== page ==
One of the things that adds to the dubious treatment of John and Sherlocks relationship-- and this is discussed in the Daily Dot article I just referenced-- is the promotional strategy that BBC Sherlock adapted. Viewers are constantly encouraged to not overlook any detail, make their own conclusions, and read as much as possible into any situation. While this has been controversial in fandom (I remember when everyone lost their minds after, "Many Happy Returns," because Anderson, who obviously represented fandom, was mocked by Lestrade, who obviously represented the show) it also provided a sort of 'false hope,' that Johnlock might happen.

In summary, I'm hoping somebody can definitively tell me whether or not Johnlock is queerbait, and if so, is it because of how the show was promoted and how the writers encouraged fandom responses, or if it's because of content within the show itself.

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    Questions asking for opinions are off-topic. But it is something that can be discussed in Chat. Feel free to stick around and do so. – John Feb 6 '17 at 18:06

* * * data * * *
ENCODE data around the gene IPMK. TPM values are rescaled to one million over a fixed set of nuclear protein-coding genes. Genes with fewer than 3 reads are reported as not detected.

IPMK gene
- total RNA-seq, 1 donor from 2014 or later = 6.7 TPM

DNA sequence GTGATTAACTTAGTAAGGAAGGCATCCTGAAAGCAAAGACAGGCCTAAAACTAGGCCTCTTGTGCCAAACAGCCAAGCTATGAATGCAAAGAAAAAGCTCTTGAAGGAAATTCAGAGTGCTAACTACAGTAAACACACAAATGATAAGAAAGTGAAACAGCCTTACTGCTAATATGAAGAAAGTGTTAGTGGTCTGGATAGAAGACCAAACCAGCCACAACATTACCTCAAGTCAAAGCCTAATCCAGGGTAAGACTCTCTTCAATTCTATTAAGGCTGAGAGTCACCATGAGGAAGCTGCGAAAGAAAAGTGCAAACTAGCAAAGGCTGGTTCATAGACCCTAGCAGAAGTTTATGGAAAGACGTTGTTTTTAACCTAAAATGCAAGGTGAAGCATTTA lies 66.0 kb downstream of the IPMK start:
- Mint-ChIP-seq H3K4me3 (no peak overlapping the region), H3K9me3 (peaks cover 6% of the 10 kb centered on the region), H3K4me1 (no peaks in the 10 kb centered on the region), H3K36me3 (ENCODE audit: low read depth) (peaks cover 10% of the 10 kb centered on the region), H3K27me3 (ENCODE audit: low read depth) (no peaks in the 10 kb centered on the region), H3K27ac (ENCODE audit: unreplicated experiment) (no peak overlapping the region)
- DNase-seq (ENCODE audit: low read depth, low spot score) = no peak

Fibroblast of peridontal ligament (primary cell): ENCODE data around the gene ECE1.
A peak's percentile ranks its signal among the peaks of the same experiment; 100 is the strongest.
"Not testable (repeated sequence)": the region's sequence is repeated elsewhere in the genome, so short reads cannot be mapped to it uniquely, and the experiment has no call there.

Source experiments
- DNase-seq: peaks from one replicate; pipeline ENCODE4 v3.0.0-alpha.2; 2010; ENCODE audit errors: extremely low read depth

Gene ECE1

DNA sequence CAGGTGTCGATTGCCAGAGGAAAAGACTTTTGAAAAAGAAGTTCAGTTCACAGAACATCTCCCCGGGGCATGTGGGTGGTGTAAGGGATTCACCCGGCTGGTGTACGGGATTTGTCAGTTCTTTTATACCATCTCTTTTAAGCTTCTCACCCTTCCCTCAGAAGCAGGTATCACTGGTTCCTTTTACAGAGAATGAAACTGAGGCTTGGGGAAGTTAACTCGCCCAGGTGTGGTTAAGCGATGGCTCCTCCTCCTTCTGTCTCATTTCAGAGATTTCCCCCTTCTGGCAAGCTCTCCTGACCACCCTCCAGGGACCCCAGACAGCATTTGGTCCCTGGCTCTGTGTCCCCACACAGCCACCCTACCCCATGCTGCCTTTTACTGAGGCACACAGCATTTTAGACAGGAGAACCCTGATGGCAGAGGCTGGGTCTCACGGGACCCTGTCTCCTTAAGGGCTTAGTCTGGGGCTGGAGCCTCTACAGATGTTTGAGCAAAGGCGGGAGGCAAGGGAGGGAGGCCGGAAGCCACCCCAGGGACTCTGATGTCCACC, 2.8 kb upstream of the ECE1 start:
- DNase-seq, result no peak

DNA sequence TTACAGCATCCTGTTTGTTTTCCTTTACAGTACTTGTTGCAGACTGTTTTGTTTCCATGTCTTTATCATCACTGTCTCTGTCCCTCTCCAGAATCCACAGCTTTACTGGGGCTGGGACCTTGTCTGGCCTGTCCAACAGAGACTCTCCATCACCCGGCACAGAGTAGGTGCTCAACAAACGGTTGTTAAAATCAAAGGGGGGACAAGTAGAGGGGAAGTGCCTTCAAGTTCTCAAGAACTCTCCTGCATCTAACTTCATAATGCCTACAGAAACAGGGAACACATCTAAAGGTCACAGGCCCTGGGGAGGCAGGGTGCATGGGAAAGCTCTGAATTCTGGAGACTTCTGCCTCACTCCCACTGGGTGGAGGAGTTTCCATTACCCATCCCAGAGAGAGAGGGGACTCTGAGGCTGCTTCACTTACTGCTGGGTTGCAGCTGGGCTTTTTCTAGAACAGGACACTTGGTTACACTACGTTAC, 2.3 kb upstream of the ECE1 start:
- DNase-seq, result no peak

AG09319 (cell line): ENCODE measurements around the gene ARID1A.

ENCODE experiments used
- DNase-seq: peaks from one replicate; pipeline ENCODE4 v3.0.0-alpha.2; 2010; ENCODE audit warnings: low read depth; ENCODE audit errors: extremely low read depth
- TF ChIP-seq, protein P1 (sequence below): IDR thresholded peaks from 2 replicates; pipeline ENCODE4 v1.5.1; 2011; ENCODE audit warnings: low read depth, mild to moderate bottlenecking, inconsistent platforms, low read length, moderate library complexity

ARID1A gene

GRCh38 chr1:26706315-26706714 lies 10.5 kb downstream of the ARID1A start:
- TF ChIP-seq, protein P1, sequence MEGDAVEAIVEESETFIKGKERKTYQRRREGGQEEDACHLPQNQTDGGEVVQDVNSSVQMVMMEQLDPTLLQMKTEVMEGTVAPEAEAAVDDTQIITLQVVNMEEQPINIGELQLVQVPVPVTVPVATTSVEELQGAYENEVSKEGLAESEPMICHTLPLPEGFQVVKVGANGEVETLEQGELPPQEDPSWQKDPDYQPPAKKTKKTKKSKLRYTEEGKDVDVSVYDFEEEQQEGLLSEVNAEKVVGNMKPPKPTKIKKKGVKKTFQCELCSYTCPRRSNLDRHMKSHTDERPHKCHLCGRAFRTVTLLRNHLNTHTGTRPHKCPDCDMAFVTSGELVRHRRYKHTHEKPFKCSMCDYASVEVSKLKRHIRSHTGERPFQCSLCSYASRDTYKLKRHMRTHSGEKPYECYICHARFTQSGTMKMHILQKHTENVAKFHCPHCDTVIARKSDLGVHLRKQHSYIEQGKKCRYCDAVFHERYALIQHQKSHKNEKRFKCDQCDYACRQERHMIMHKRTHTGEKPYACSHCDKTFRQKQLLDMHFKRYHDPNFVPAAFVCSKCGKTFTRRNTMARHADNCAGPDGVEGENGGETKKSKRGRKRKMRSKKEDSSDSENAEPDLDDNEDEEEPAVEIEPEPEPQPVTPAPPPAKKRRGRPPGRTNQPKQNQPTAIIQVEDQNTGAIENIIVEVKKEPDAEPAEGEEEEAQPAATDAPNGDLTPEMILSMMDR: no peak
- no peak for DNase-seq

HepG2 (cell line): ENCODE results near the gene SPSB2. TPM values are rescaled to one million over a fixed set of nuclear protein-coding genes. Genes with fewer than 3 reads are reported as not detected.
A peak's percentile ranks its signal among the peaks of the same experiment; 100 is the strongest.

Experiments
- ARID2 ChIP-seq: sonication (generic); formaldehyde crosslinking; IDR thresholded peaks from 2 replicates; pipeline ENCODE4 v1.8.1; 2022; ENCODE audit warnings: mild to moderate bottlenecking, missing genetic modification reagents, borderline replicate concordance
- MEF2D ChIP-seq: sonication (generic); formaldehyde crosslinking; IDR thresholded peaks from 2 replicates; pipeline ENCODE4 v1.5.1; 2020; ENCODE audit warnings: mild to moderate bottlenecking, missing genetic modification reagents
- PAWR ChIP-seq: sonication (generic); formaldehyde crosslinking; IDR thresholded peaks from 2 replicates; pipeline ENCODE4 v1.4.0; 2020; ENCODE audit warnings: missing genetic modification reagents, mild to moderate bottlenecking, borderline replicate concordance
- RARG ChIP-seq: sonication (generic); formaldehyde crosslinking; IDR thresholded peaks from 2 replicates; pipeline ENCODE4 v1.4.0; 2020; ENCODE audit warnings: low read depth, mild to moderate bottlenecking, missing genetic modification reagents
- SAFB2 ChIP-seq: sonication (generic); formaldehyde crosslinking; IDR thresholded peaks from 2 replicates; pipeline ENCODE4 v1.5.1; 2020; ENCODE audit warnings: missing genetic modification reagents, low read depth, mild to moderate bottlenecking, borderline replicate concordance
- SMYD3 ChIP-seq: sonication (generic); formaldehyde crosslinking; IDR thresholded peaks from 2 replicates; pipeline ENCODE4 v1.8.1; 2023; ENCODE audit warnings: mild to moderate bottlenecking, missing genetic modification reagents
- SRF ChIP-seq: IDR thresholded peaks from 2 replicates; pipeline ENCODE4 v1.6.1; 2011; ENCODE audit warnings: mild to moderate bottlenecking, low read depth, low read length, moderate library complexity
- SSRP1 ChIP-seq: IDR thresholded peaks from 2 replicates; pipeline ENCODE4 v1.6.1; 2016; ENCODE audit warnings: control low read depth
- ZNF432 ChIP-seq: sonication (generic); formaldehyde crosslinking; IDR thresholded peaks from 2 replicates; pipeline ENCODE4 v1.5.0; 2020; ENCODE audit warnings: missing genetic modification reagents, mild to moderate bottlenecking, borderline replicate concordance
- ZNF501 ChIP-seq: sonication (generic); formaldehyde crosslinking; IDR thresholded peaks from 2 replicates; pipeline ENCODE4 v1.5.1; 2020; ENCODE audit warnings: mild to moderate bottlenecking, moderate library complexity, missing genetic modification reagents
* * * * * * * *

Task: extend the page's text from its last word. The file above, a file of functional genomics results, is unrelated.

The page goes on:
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    @John Is it asking for (unbacked) opinions? – Napoleon Wilson Feb 6 '17 at 18:14
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    @Tetsujin Thanks, declined. This doesn't seem to be offensive in any way. But fortunately you also know that you don't close questions for being offensive rather than flagging them as such. – Napoleon Wilson Feb 6 '17 at 18:39
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    @newt Don't worry. It's not offensive. Please don't remove your question. It's very interesting. It was already deemed completely appropriate. Welcome to this community and thank you for your question :) – steelersquirrel Feb 6 '17 at 18:44
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    @Newt I like this question and I'm interested to see where it goes, but I think you need to better define what responses you are expecting to see here. Ultimately, what question are you asking? Are you looking to find out if Sherlock really is guilty of "queerbaiting"? Or just seeking a better definition of what "queerbaiting" is? – Dr R Dizzle Feb 7 '17 at 12:18